turn raised speculation that it could have been lost by a warrior at that fateful event. Indeed, the axe might even have been broken in the fray and such an occurrence is portrayed in the Bayeux Tapestry (left).
A replica axe on display in the Museum has been made in exactly the same way as the original was – the accompanying videos show how this was done and illustrate how it was used. Saxons would have wielded the formidable weapon against both men and horses – as the Saxons fought only on foot, they would have used axes to attack the horses and dismount the Norman knights.
The display also features a diorama which shows the key stages of the battle.
An exhibition featuring what may be the only surviving relic of Britain's most famous battle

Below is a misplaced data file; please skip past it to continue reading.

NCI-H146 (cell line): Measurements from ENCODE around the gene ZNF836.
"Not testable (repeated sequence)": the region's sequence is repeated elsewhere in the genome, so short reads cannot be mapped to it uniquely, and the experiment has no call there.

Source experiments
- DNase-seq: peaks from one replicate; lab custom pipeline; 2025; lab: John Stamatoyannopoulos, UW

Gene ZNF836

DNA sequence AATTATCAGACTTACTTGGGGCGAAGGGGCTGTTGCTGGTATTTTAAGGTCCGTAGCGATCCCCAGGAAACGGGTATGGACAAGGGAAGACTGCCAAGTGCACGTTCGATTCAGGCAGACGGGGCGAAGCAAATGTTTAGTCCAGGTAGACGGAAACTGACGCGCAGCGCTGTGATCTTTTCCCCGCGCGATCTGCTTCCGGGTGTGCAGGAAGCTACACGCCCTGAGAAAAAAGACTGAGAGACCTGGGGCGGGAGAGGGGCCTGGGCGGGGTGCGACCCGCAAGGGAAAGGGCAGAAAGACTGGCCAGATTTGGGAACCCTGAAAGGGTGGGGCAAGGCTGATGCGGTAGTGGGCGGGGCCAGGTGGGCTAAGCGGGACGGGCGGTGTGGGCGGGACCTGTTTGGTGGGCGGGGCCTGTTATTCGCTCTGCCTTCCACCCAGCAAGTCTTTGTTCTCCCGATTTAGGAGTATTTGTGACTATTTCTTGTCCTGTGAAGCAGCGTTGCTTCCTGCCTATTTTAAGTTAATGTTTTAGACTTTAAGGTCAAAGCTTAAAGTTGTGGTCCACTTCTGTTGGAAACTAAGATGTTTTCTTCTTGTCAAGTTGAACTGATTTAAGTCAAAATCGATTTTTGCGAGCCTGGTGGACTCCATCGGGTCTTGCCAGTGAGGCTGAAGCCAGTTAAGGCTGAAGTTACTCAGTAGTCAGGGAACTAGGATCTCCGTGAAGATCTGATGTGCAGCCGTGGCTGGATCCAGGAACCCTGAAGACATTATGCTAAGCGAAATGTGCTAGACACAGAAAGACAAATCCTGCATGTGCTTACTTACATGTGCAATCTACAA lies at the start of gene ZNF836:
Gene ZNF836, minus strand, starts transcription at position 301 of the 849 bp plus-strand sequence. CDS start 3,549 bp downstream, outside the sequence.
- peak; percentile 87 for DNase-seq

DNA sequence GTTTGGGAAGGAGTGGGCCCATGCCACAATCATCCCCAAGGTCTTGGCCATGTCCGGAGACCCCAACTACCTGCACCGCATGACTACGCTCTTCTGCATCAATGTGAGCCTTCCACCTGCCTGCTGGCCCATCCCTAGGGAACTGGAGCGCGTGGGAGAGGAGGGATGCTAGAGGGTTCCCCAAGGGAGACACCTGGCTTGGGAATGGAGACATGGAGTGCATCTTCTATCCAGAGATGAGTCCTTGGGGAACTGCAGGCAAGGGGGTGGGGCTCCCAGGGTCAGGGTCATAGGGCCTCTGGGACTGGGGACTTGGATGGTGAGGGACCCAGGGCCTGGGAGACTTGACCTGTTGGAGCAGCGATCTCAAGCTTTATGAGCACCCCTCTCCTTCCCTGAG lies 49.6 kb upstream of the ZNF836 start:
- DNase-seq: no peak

This ordinary-looking object might be familiar to many now that it's appeared on the recent Time Team Special TV programme which was searching for the site of the Battle of Hastings (below). It was found in 1951 during roadworks at the top of Marley Lane in 1951, where the Saxon front line would have been. An historical weapons expert in London has confirmed it as being the head of a Saxon battle-axe. This in